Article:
Unsurprisingly, a lot of English speakers left Quebec. I wound up in the United States; my siblings and cousins wound up in other parts of Canada ... even the side of the family which was effectively French Catholic. Middle class, upwardly mobile French Quebecers expressed unhappiness about the reduced opportunities available to their children - ghettoized into Quebec-only, rather than being allowed to send them to English immersion programs and the still superior English schools. Head offices and research branches fled Quebec; they couldn't hire people who were both parents and born outside Quebec. And besides, there were rules about making the official language in one's office French - regardless of what language one's customers might speak.
This perpetuated the old system, in many ways, except now the boss, and much of middle management weren't local. The economy did badly, particularly in the city of Montreal, which had been cosmopolitan and very much multi-lingual, not at all limited to French and English. It also caused some amount of harm to a lot of people, not all of them English speaking. (Frankly, from what I can see, the English mostly made out like bandits in their new homes.)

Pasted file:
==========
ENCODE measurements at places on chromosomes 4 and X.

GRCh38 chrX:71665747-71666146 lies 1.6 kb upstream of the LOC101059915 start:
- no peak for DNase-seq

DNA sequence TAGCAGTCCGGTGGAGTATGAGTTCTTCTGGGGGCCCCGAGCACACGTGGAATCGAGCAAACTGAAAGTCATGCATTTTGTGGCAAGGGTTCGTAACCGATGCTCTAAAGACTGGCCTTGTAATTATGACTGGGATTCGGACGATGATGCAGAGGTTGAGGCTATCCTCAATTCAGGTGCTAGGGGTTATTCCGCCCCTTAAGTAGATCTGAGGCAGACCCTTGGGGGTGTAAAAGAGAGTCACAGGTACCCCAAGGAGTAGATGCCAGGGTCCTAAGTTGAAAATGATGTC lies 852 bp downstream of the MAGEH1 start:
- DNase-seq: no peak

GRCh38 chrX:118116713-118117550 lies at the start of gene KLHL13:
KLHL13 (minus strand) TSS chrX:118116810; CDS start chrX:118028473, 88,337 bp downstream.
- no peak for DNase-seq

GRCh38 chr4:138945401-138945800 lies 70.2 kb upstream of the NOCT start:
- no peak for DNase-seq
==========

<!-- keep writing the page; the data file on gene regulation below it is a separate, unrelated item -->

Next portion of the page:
Because of my family politics, and ties to the French community, I never blamed "the French" for this. I blamed a bunch of grasping politicians who, to me, appeared to be trying to become big fish in a small pond at the expense of every one else in that pond. I've since then mellowed, finding out more about what they were trying to accomplish, and how bad things had been for French speakers, particularly in education. (Amazing how little of this was showing up in the English-speaking press at the time ... NOT.)
But it still became about us vs them. And it also had what I'm going to call an "ally" problem. A lot of more-or-less radical Americans immigrated to Canada, and many of them settled in Quebec, where they became the biggest, loudest advocates of "preserving French culture" - which basically meant reducing the opportunities (as well as incentives) for French speakers to operate in English. And there's a definite problem of "what it's OK to say" about this in Canada, even today. The English minority from Quebec has pretty much been expunged from the national consciousness.